COLUMN: Part 5: Colgate Darden – President of UVA

Published 9:16 pm Thursday, February 15, 2024

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Editor’s note: This is the final part of a five-part series that has appeared in The Tidewater News over the past few months.

By Bob Holt
Your Turn

As if Colgate Darden’s accomplishments were not enough (WWI pilot, member of Virginia General Assembly and U.S. Congress, graduate of the University of Virginia, Columbia University, and Oxford University in England, and Governor of Virginia), he closed his long career of public service as President of the University of Virginia from 1947 — 1959.

At the end of his service as governor in 1946, he was pressured to run for one of the two seats Virginia had in the U.S. Senate. Virginia has a long history of former governors becoming U.S. Senators, including our current Senators, Kaine and Warner. After numerous attempts to pressure him, Darden rejected the opportunity. He felt it would be too much time away from the family, and he did not want to raise his children in Washington, D.C. Family relationships were Paramount to him.

As university president, he could have his family together in pleasant surroundings. Darden also felt he would have more opportunities to make a difference than in the bureautic nature of Washington. He observed how students grew and developed during their time on college campuses and felt he could make an impact on that maturity.

Darden followed University President John Lloyd Newcomb, who, like founder Thomas Jefferson, strongly advocated for public education. Initially, some faculty resented even having the position of president and thought that faculty as a group were capable of administering the University of Virginia (UVA) as a committee. Eventually, Darden won the support of the faculty, but it took “time, patience, and unremitting effort,” he would say to his staff. Like Jefferson, Darden knew that universities could only be successful if Virginia had a strong system of elementary and secondary education.

Increases in UVA’s academic standing marked Darden’s twelve-year administration, more high quality professorships, and capital projects much needed on campus (the Grounds as they are called there).

Darden also gave students more authority to deal with discipline issues. The student council was given the authority to make decisions on a course of action, but subject to his review. Many students would stop by his office just to chat, so he felt he had his finger on the pulse of student thoughts.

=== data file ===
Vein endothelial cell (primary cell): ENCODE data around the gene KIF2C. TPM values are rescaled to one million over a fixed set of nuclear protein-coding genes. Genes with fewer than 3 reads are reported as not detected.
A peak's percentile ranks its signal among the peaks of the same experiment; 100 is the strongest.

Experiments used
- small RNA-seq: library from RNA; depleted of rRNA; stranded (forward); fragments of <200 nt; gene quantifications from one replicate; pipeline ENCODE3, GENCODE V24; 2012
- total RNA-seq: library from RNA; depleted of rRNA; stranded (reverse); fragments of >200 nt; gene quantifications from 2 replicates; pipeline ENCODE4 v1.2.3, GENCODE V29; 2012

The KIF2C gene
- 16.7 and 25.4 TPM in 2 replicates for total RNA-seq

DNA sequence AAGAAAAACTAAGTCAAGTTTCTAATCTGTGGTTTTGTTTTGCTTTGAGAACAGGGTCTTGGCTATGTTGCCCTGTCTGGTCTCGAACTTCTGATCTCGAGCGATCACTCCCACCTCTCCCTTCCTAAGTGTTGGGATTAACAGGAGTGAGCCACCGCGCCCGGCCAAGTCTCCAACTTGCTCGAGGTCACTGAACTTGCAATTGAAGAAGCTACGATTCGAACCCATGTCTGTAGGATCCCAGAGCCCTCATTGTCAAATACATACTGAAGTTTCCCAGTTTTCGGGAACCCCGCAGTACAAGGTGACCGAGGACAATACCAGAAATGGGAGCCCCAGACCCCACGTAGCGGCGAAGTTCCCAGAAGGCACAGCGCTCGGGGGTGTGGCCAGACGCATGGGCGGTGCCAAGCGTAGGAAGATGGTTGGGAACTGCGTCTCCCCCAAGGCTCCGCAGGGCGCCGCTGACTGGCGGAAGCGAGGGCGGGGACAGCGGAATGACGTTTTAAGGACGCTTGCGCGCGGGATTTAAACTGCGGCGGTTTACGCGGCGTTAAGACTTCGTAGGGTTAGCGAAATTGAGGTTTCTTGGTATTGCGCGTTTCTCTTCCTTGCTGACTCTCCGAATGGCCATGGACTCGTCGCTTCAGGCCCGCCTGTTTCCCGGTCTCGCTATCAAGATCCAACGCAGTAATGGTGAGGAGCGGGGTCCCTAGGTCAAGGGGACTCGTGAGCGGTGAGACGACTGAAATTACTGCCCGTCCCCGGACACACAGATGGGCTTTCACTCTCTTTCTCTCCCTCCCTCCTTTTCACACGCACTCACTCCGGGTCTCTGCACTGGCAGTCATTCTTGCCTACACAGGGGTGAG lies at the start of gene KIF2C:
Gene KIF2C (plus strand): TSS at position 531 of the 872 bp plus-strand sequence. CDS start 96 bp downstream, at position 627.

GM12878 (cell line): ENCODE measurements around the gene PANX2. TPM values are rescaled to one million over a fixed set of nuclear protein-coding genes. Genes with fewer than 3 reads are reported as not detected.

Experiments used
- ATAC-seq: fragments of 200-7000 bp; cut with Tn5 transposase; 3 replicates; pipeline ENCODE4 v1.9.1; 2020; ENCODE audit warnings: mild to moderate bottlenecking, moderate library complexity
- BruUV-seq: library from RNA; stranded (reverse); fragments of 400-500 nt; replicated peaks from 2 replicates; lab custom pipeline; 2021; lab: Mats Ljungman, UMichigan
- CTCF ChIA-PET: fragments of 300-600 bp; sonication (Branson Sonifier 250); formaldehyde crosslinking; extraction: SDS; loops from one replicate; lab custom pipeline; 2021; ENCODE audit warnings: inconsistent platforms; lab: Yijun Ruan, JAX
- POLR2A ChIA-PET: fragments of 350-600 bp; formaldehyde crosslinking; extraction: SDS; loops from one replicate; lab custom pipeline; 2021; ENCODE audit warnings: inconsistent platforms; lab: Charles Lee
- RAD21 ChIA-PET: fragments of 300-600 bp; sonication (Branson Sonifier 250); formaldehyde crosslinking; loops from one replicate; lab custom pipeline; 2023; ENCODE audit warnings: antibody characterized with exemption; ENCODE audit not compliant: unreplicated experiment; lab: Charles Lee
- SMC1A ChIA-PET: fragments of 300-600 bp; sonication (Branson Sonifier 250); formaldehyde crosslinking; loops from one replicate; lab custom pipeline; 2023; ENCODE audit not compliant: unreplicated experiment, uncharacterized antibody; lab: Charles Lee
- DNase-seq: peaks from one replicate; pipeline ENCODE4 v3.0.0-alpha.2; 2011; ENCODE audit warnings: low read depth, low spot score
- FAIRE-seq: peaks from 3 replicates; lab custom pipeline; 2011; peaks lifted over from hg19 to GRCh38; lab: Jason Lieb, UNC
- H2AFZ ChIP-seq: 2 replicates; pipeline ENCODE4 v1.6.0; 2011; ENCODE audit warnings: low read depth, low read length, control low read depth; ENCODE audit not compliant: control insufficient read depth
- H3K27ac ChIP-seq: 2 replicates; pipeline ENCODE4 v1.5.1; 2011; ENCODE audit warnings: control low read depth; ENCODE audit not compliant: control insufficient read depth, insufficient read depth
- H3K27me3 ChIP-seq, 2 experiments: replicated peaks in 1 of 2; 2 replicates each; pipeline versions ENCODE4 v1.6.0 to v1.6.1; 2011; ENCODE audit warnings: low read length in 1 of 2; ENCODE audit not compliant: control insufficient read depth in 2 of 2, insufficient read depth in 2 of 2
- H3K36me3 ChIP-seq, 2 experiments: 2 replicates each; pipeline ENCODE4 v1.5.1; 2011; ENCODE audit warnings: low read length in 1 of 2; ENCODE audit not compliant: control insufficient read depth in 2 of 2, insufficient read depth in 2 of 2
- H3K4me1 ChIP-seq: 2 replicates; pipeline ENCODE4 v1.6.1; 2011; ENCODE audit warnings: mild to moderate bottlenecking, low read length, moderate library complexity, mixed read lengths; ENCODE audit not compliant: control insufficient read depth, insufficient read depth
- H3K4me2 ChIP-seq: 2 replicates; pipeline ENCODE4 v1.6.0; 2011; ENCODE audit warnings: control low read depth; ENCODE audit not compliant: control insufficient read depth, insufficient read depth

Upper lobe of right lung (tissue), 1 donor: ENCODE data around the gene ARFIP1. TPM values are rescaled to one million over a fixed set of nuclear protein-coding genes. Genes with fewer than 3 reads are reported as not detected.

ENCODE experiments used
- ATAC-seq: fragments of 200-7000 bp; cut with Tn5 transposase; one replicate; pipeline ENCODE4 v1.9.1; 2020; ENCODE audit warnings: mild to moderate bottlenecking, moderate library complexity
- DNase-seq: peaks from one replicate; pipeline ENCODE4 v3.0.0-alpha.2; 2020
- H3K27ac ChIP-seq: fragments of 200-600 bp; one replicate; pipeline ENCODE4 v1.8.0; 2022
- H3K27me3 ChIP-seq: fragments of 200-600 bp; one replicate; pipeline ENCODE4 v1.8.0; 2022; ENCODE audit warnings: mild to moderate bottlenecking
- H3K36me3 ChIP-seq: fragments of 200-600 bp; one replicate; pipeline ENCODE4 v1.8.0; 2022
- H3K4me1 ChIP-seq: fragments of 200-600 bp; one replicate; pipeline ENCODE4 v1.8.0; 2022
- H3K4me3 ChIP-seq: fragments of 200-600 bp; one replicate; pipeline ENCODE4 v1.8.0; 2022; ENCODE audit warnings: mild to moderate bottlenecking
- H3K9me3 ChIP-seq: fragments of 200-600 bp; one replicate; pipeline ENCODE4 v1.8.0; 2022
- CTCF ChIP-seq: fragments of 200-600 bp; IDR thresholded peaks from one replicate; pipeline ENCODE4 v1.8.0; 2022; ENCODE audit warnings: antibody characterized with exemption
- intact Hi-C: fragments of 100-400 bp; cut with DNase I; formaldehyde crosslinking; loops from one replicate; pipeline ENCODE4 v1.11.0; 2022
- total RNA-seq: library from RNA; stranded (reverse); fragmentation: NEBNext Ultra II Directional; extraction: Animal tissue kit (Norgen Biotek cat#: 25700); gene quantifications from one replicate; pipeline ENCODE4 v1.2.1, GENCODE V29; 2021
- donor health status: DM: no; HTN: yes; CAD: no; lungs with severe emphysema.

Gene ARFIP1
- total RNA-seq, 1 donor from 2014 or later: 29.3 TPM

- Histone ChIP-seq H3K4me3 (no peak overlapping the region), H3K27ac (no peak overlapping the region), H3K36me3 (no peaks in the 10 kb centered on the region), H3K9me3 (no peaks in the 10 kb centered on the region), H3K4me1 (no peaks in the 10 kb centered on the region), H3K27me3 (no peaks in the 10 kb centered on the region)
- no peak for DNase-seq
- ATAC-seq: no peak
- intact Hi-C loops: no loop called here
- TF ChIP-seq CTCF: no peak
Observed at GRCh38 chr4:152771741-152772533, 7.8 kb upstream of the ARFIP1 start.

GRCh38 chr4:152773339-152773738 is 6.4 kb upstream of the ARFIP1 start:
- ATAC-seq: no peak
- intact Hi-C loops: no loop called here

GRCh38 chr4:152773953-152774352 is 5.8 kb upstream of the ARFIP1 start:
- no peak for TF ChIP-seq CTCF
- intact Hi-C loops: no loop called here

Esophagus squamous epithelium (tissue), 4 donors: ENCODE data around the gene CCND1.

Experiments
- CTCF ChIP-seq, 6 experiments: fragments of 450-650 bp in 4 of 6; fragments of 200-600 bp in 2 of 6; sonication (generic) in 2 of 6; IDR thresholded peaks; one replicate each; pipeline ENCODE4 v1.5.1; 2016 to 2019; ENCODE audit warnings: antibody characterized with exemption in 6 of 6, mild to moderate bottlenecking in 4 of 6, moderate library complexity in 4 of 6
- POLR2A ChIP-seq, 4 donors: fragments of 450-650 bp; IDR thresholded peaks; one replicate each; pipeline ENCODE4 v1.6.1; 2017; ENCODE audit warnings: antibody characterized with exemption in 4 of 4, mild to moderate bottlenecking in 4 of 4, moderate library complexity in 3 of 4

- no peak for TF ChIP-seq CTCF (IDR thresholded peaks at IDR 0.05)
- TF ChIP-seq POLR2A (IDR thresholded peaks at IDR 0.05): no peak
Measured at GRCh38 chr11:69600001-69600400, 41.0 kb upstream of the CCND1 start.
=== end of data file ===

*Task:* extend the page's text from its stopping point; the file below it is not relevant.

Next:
President Darden was constantly pressured to admit more students from private schools, many of whom were out-of-state. He was always an advocate for public school students saying, “time has demonstrated that there was a never-ending supply of good students from the public schools.”

Little is mentioned about his establishment in 1954 of Clinch Valley College in the far Western part of southwest Virginia. West of Virginia Tech (VPI then) in Blacksburg, the population in Virginia was far less dense than in the central and eastern parts of Virginia. Leaders of Wise County approached Darden about establishing a college for that area, and he was interested in the project. Working closely with VPI President Walter Newman, it was decided to establish Clinch Valley College as a branch campus of UVA. Now referred to as UVA Wise, the four-year liberal arts college enrolls over 2000 students, 80% of whom have some form of financial aid. Darden was so intrigued with the project that he and his family personally bought 100 acres of farmland adjacent to the original plot so that the campus would have plenty of room to expand.

In 1948, Darden felt the strong need for a top-notch school of business. He hired Harvard Dean Charles Abbott to lead that formation. A $1,000,000 donation had been received as seed money for the proposed school, but the Virginia General Assembly was not convinced of the need. Finally, after much give and take, the school opened officially in 1955. Darden insisted that landscaping surrounding the new building needed to have lots of trees and shrubs as an appropriate setting. That school today is known as the Darden School of Business, a graduate school that has developed a worldwide reputation for its high quality academic programs.

While president of UVA, Darden was asked in 1955 to work with U.S. Secretary of State John Foster Dulles on a commission to strengthen the United Nations. Darden received permission from the UVA Board to spend three months in New York. He was anxious to help because of the failure of the League of Nations and wanted the U.N. to succeed. He submitted a final report to President Eisenhower.

Finally, in 1959, he felt it was time to retire. He told the UVA Board that there was “always work to be done, but I simply want to go home.” He died at home in Norfolk in 1981.

Author’s note: The life of Colgate Darden is an amazing story filled with major accomplishments by the Franklin-Southampton County native. WWI pilot when airplanes were in their infancy, multiple university degrees including Oxford in England, member of the Virginia Legislature and U.S. Congress, Governor of Virginia, and President of the University of Virginia, just to name a few. Many thanks to his daughter, Irene Field, and Friddell’s book “Colgate Darden: Conversations with Guy Friddell,” the main sources of most of the research for these five series of articles.

Robert N. “Bob” Holt, a Franklin native, is a retired professor of business management and real estate at Southwestern Community College in Sylva, North Carolina. He holds bachelor’s, master’s and doctoral studies degrees from Virginia Tech and was a member of the university’s Corps of Cadets. His email address is